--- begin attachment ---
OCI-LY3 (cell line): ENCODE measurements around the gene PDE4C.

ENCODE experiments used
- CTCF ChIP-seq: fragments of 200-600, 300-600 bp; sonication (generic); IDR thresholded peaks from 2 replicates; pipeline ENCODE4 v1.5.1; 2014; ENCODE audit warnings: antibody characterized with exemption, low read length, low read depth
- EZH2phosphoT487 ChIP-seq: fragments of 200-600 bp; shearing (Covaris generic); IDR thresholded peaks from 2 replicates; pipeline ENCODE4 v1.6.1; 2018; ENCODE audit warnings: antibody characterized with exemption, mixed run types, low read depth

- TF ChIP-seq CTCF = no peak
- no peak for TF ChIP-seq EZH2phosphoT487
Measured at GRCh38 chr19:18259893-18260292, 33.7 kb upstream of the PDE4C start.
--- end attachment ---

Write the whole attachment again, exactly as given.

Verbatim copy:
OCI-LY3 (cell line): ENCODE measurements around the gene PDE4C.

ENCODE experiments used
- CTCF ChIP-seq: fragments of 200-600, 300-600 bp; sonication (generic); IDR thresholded peaks from 2 replicates; pipeline ENCODE4 v1.5.1; 2014; ENCODE audit warnings: antibody characterized with exemption, low read length, low read depth
- EZH2phosphoT487 ChIP-seq: fragments of 200-600 bp; shearing (Covaris generic); IDR thresholded peaks from 2 replicates; pipeline ENCODE4 v1.6.1; 2018; ENCODE audit warnings: antibody characterized with exemption, mixed run types, low read depth

- TF ChIP-seq CTCF = no peak
- no peak for TF ChIP-seq EZH2phosphoT487
Measured at GRCh38 chr19:18259893-18260292, 33.7 kb upstream of the PDE4C start.